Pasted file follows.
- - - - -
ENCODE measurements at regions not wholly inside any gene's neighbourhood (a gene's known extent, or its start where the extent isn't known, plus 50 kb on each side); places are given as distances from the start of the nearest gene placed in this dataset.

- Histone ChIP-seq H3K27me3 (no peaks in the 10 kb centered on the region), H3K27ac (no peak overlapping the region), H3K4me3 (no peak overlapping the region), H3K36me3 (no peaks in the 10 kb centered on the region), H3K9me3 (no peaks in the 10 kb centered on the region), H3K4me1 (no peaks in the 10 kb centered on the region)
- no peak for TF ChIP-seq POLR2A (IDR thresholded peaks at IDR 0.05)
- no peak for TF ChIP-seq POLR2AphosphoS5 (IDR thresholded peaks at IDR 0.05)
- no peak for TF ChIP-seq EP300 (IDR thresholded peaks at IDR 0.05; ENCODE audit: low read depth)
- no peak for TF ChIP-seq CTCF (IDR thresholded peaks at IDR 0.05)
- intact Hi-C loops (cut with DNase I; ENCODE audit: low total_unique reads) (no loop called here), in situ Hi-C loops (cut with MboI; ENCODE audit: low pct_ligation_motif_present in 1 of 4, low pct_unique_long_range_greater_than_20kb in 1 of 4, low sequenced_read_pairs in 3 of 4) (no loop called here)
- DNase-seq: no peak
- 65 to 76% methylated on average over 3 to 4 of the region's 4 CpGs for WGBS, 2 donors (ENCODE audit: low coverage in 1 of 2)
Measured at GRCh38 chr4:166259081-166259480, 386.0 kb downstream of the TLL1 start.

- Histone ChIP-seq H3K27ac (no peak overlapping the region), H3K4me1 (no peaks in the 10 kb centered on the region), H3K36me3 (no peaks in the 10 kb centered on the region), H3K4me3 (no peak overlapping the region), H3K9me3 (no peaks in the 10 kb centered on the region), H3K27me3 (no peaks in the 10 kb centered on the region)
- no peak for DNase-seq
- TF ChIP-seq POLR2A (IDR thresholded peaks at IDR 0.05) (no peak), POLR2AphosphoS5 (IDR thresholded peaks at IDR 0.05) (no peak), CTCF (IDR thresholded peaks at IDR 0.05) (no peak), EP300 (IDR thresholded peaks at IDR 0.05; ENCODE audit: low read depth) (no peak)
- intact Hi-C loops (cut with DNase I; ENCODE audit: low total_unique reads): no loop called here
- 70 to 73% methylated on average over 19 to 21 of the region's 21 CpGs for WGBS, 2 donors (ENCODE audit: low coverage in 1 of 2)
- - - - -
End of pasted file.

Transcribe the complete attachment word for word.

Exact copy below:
ENCODE measurements at regions not wholly inside any gene's neighbourhood (a gene's known extent, or its start where the extent isn't known, plus 50 kb on each side); places are given as distances from the start of the nearest gene placed in this dataset.

- Histone ChIP-seq H3K27me3 (no peaks in the 10 kb centered on the region), H3K27ac (no peak overlapping the region), H3K4me3 (no peak overlapping the region), H3K36me3 (no peaks in the 10 kb centered on the region), H3K9me3 (no peaks in the 10 kb centered on the region), H3K4me1 (no peaks in the 10 kb centered on the region)
- no peak for TF ChIP-seq POLR2A (IDR thresholded peaks at IDR 0.05)
- no peak for TF ChIP-seq POLR2AphosphoS5 (IDR thresholded peaks at IDR 0.05)
- no peak for TF ChIP-seq EP300 (IDR thresholded peaks at IDR 0.05; ENCODE audit: low read depth)
- no peak for TF ChIP-seq CTCF (IDR thresholded peaks at IDR 0.05)
- intact Hi-C loops (cut with DNase I; ENCODE audit: low total_unique reads) (no loop called here), in situ Hi-C loops (cut with MboI; ENCODE audit: low pct_ligation_motif_present in 1 of 4, low pct_unique_long_range_greater_than_20kb in 1 of 4, low sequenced_read_pairs in 3 of 4) (no loop called here)
- DNase-seq: no peak
- 65 to 76% methylated on average over 3 to 4 of the region's 4 CpGs for WGBS, 2 donors (ENCODE audit: low coverage in 1 of 2)
Measured at GRCh38 chr4:166259081-166259480, 386.0 kb downstream of the TLL1 start.

- Histone ChIP-seq H3K27ac (no peak overlapping the region), H3K4me1 (no peaks in the 10 kb centered on the region), H3K36me3 (no peaks in the 10 kb centered on the region), H3K4me3 (no peak overlapping the region), H3K9me3 (no peaks in the 10 kb centered on the region), H3K27me3 (no peaks in the 10 kb centered on the region)
- no peak for DNase-seq
- TF ChIP-seq POLR2A (IDR thresholded peaks at IDR 0.05) (no peak), POLR2AphosphoS5 (IDR thresholded peaks at IDR 0.05) (no peak), CTCF (IDR thresholded peaks at IDR 0.05) (no peak), EP300 (IDR thresholded peaks at IDR 0.05; ENCODE audit: low read depth) (no peak)
- intact Hi-C loops (cut with DNase I; ENCODE audit: low total_unique reads): no loop called here
- 70 to 73% methylated on average over 19 to 21 of the region's 21 CpGs for WGBS, 2 donors (ENCODE audit: low coverage in 1 of 2)